The appeal from this 1938 conviction does not, of course, involve the constitutional requirements for identification procedures announced in United States v. Wade, 388 U.S. 218, 87 S.Ct. 1926, 18 L.Ed.2d 1149 and Gilbert v. California, 388 U.S. 263, 87 S.Ct.1951, 18 L.Ed.2d 1178, since those requirements were made non-retroactive. (Stovall v. Denno, 388 U.S. 293, 296, 87 S.Ct.1967, 18 L.Ed.2d 1199.) However, the Stovall opinion made clear that a confrontation or identification may still be challenged if it ‘was so unnecessarily suggestive and conducive to irreparable mistaken identification that (appellant) was denied due process of law.’ (Stovall v. Denno, 388 U.S. 293, 302, 87 S.Ct.1967, 1972; Foster v. California, 394 U.S. 440, 442, 89 S.Ct. 1127, 1128, 22 L.Ed.2d 402, 406; People v. Caruso, 68 Cal.2d 183, 184, 65 Cal.Rptr. 336, 436 P.2d 336.)
In In re Hill, 71 A.C. 1039, 80 Cal.Rptr. 537, 458 P.2d 449, the court says at pages 1046—1047, 80 Cal.Rptr. at p. 542, 458 P.2d at p. 463:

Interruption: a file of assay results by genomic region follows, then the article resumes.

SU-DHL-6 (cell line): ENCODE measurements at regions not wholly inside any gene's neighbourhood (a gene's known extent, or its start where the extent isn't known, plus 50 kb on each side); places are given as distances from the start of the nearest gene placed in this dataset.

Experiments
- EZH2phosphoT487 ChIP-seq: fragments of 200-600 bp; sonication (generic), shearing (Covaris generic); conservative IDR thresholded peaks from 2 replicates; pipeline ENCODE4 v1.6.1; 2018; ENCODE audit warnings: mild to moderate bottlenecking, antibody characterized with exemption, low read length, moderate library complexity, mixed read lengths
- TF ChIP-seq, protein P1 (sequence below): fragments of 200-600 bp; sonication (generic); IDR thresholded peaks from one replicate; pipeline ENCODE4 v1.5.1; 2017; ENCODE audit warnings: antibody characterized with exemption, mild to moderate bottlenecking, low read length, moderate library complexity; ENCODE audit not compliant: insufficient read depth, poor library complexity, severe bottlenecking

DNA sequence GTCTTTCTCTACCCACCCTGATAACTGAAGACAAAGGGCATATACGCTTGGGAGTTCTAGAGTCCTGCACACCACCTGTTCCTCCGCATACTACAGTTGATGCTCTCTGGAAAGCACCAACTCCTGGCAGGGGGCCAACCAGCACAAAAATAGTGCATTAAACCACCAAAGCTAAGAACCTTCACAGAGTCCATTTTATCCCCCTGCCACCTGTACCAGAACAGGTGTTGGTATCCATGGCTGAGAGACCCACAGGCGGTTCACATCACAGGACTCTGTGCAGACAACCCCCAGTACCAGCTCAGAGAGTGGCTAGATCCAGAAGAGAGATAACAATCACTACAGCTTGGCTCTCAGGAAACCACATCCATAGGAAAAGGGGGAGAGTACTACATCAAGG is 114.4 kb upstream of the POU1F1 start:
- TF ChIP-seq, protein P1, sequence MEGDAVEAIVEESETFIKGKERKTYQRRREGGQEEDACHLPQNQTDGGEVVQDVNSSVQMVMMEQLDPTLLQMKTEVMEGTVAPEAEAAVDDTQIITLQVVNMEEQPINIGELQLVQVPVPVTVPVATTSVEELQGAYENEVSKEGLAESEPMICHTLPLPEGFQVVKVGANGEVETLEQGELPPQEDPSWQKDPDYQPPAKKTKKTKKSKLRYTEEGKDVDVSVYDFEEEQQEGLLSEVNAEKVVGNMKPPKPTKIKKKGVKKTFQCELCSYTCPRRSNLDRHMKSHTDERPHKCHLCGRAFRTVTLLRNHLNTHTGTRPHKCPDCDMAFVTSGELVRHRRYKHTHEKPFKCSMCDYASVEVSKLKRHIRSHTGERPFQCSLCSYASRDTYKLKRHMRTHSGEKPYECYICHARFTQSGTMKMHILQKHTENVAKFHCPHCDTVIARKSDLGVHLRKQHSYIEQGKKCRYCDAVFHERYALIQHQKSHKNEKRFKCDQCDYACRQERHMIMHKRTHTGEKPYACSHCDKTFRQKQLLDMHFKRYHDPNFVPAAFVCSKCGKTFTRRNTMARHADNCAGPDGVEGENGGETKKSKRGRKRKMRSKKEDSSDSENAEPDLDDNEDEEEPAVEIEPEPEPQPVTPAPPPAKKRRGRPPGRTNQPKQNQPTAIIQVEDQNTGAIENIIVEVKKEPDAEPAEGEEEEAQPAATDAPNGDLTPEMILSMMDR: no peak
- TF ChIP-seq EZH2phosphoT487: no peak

‘The watchword of due process of law is fundamental fairness and it has been said that in the matter of identification gross unfairness often results from ‘the degree of suggestion inherent in the manner in which the prosecution presents the suspect to witnesses for pretrial identification.’ (United States v. Wade, Supra, 388 U.S. at p. 288, 87 S.Ct. at p. 1933 (18 L.Ed.2d at p. 1158); see People v. Caruso, Supra, 68 Cal.2d at p. 188, 65 Cal.Rptr. 336, 436 P.2d 336.) One of the most condemned pretrial identification procedures is that of showing a suspect alone to witnesses to a crime as was done in Stovall. ‘It is hard to imagine a situation more clearly conveying the suggestion to the witness that the one presented is believed guilty by the police.’ (United States v. Wade, Supra, 388 U.S. at p. 234, 87 S.Ct. at p. 1936 (18 L.Ed.2d at p. 1161).) We must thus initially determine whether the method used by the police to present petitioners to Spero was unduly suggestive within the rule of Stovall keeping in mind the caveat that ‘a claimed violation of due process of law in the conduct of a confrontation depends on the totality of the circumstances surrounding it, * * *.’ (Stoval at Denno, Supra, 388 U.S. at p. 302, 87 S.Ct. at p. 1972 (18 L.Ed.2d at p. 1206).)'